straight for the political violence in TMFTF, and KSR's seeming
discomfort with this violence, coupled with his evident belief in its


As Waring points out, alongside all the nonviolent tactics Robinson
depicts, there is a lot of (mostly offstage) violence - and when that
violence is onstage Robinson pivots away from it, subjecting the Davos
hostages to Powerpoint presentations instead of a firing squad.

Waring also grapples with the intimate, gendered role that violence
plays in the book - the relationship between heroine Mary Murphy and the
traumatized antihero Frank May, who holds her hostage, and whom Murphy
subsequently dedicates herself to.

The next installment - Half the Earth? - comes from John Quiggin, a
trained agricultural economist who delves into Robinson's depiction of a
successful "Half Earth" transition in which humans surrender half our
planet to other animals.


Quiggin is pretty bullish on the possibility of this happening, noting
that we have more than enough food as things stand and that human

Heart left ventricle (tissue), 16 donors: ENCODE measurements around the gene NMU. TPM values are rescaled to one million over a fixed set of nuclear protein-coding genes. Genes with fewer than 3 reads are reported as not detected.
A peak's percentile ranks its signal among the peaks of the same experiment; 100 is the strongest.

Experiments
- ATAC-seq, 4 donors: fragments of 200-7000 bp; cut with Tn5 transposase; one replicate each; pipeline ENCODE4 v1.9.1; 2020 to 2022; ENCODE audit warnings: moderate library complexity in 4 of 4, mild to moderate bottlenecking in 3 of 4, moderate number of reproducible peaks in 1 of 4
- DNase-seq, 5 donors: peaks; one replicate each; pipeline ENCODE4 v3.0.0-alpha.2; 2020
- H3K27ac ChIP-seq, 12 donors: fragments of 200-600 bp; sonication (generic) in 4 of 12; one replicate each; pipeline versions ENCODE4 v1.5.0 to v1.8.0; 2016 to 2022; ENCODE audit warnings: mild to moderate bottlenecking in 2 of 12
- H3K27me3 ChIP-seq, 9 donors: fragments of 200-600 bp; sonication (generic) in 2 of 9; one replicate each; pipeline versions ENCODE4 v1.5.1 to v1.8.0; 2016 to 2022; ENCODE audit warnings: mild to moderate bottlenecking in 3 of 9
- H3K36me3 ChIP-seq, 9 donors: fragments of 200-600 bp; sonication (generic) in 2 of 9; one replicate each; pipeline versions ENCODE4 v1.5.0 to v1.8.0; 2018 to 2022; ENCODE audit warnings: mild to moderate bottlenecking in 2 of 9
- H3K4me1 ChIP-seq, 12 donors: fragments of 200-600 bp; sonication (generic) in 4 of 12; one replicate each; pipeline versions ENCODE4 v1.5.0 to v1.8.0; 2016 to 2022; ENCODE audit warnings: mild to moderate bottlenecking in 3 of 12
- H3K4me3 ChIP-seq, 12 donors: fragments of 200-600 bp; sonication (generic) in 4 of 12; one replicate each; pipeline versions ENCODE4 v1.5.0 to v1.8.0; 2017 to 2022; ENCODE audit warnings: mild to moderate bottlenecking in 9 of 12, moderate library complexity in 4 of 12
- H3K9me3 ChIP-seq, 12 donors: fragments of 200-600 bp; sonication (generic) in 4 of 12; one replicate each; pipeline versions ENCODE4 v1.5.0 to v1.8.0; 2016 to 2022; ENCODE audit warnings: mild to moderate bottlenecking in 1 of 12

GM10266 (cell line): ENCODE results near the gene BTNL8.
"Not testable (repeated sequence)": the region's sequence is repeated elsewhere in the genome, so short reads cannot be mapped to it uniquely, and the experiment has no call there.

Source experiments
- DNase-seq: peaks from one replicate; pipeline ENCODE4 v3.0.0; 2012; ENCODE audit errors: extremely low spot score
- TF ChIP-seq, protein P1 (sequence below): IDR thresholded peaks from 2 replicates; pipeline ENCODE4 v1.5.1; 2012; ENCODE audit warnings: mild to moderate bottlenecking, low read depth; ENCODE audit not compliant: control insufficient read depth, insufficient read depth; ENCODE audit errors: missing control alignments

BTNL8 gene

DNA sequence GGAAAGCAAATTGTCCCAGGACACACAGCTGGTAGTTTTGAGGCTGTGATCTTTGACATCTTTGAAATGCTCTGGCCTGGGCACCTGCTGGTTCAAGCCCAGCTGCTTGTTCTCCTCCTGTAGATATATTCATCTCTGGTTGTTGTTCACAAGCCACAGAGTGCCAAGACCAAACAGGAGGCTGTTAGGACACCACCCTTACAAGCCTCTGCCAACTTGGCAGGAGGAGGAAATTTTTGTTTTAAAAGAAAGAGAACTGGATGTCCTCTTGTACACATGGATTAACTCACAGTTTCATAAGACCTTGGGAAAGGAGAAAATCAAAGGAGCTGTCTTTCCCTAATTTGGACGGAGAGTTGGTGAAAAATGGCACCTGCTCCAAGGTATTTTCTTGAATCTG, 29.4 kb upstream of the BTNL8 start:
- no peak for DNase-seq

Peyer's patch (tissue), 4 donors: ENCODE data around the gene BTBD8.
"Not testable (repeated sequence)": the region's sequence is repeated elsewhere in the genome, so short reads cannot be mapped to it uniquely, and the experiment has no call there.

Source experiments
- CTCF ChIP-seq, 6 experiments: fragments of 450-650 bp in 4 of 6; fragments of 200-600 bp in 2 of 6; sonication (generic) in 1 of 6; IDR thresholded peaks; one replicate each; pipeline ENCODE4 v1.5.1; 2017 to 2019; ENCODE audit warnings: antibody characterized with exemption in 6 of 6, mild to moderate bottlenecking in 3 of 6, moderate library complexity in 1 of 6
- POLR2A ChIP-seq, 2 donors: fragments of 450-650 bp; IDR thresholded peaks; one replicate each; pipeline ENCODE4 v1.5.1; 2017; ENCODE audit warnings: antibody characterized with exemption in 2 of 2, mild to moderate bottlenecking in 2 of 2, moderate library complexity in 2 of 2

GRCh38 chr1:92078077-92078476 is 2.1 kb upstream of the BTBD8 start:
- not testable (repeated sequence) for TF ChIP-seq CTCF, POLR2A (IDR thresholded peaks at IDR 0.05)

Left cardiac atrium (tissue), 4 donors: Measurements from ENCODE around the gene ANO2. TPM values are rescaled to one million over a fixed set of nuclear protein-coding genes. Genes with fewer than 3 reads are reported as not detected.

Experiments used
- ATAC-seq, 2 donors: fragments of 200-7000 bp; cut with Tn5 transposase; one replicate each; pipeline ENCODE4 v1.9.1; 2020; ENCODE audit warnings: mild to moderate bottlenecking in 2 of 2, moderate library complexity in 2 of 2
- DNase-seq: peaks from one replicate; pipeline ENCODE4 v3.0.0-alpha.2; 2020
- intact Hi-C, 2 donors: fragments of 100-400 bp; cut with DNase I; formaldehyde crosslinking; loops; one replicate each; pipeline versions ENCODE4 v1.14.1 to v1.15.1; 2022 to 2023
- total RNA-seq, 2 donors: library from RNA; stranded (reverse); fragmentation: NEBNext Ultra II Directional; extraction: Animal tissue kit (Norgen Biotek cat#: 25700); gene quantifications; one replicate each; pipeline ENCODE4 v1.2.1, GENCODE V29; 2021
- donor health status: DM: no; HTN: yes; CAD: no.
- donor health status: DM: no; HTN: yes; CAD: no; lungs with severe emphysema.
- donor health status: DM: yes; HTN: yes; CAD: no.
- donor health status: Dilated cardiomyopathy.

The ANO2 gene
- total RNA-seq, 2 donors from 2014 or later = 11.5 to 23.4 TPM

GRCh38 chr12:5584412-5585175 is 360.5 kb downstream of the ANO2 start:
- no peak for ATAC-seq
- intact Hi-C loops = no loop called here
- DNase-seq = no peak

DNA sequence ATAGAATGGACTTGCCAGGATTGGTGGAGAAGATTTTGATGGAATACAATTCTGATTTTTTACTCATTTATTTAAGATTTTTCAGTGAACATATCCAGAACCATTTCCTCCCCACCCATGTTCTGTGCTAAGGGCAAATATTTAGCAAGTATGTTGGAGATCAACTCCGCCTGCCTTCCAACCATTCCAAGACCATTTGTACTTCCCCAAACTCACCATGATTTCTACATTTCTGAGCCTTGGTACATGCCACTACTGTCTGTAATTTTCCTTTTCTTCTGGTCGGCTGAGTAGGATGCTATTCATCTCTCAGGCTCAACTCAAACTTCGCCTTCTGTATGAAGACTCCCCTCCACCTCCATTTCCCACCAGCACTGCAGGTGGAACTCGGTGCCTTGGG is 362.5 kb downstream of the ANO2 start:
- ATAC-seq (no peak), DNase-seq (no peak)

fertility is already below the replacement level everywhere except
Africa, where it's still trending down.

For Quiggin, vacating half the Earth is do-able: "We are, suddenly and
surprisingly, at a point in history when radical change seems not just
possible but likely."

Next is Olúfẹ́mi Táíwò, whose "What’s In Our Way?" - a frank look at how
KSR depicts north/south politics, and the realism behind a scenario in
which mass death in India leads to little change, while the erasure of
LA sets change in motion.


Táíwò calls this "equal parts fatalism, pragmatism, and optimism," and
while he acknowledges its realpolitik, he also calls upon us to imagine
something better - led by the global south, rather than the "elite of
the elites."

There are three more responses to come: from Henry Farrell, Suresh Naidu
and Robinson himself - a contribution I'm eagerly awaiting. Based on my
own experience with the CT seminar on my novel Walkaway, this will be an
intense project for him.


For all that the seminar raises serious questions about whether TMFTF
can be a roadmap (as opposed to an inspiration) for a transition to a
better, sustainable future, the book remains an awesome, towering
accomplishment, a beacon and a delight.